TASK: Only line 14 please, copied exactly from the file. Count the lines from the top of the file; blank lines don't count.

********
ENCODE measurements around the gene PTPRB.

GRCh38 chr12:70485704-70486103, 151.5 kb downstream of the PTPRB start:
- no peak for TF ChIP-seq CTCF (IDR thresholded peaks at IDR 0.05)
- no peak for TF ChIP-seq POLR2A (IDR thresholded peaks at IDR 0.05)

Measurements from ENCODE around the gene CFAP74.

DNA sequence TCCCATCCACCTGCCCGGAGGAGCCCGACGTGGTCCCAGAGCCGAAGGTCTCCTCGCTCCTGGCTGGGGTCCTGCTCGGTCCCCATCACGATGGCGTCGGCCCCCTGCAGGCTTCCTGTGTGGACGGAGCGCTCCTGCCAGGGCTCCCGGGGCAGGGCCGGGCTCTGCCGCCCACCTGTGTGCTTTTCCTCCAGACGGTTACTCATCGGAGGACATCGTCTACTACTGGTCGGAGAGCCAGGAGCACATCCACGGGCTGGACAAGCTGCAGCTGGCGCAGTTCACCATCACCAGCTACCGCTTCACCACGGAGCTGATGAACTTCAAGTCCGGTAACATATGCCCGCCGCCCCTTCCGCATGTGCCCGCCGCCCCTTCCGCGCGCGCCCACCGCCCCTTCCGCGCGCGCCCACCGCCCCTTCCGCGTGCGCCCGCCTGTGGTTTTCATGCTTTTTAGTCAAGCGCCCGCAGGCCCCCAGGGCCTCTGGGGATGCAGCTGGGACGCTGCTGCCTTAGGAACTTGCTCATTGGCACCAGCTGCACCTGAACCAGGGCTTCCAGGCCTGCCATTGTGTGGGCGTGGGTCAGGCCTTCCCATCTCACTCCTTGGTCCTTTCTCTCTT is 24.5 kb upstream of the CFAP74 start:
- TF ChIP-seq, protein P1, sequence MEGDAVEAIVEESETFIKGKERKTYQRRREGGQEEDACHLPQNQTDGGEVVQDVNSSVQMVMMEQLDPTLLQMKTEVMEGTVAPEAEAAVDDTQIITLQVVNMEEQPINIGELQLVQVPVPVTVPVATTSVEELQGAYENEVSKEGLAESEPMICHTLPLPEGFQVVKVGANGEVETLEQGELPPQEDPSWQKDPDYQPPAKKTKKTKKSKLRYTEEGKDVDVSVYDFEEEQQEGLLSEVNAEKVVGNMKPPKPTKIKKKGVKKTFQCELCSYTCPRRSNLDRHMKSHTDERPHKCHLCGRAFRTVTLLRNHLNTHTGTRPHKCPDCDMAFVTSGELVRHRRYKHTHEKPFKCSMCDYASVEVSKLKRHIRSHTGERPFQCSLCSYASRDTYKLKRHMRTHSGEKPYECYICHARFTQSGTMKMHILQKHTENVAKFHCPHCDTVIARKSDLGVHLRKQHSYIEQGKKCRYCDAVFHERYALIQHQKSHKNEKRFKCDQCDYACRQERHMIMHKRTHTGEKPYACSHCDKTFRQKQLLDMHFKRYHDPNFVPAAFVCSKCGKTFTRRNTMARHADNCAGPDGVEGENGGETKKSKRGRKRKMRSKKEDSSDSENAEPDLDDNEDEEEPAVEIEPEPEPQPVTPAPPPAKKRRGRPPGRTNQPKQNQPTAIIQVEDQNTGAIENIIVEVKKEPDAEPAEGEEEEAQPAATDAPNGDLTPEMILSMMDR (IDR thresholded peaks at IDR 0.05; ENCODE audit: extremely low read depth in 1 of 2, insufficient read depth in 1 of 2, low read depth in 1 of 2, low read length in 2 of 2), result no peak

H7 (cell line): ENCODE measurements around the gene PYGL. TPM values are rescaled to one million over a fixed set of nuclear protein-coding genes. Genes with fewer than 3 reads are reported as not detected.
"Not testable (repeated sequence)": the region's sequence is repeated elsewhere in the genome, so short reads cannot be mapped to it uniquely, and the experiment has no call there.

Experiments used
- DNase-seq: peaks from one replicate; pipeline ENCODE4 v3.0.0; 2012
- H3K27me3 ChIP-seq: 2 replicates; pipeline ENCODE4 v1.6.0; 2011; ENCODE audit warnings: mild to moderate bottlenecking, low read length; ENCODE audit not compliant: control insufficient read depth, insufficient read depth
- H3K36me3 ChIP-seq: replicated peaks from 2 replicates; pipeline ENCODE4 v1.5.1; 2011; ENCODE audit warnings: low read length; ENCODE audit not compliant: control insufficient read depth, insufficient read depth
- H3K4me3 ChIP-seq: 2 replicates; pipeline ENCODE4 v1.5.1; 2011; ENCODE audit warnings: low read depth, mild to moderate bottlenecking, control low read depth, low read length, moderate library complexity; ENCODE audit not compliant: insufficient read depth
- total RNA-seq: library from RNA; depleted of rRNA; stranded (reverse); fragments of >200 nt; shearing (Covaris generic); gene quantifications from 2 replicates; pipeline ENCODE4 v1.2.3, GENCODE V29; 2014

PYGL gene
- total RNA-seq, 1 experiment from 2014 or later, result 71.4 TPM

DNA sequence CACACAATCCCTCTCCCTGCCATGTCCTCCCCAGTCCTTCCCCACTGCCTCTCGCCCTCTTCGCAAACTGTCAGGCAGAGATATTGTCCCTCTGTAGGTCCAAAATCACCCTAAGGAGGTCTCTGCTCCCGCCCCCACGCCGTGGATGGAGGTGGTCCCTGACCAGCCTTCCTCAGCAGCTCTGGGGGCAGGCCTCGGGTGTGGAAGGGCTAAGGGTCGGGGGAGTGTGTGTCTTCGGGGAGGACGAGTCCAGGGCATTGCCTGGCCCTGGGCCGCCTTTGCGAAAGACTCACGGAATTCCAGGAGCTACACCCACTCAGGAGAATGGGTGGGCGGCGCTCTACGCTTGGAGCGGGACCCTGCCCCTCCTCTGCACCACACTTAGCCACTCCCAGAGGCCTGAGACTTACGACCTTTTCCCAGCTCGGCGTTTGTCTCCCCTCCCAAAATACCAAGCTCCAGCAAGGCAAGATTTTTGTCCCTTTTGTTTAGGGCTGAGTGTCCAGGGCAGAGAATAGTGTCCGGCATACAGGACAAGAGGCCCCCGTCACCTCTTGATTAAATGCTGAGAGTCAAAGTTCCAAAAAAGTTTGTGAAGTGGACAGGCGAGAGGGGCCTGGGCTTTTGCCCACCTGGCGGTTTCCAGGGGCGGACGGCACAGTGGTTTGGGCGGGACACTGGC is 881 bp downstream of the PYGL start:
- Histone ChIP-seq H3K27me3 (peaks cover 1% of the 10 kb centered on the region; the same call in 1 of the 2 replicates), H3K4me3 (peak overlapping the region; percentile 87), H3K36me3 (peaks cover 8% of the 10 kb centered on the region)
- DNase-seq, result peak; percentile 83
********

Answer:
- H3K4me3 ChIP-seq: 2 replicates; pipeline ENCODE4 v1.5.1; 2011; ENCODE audit warnings: low read depth, mild to moderate bottlenecking, control low read depth, low read length, moderate library complexity; ENCODE audit not compliant: insufficient read depth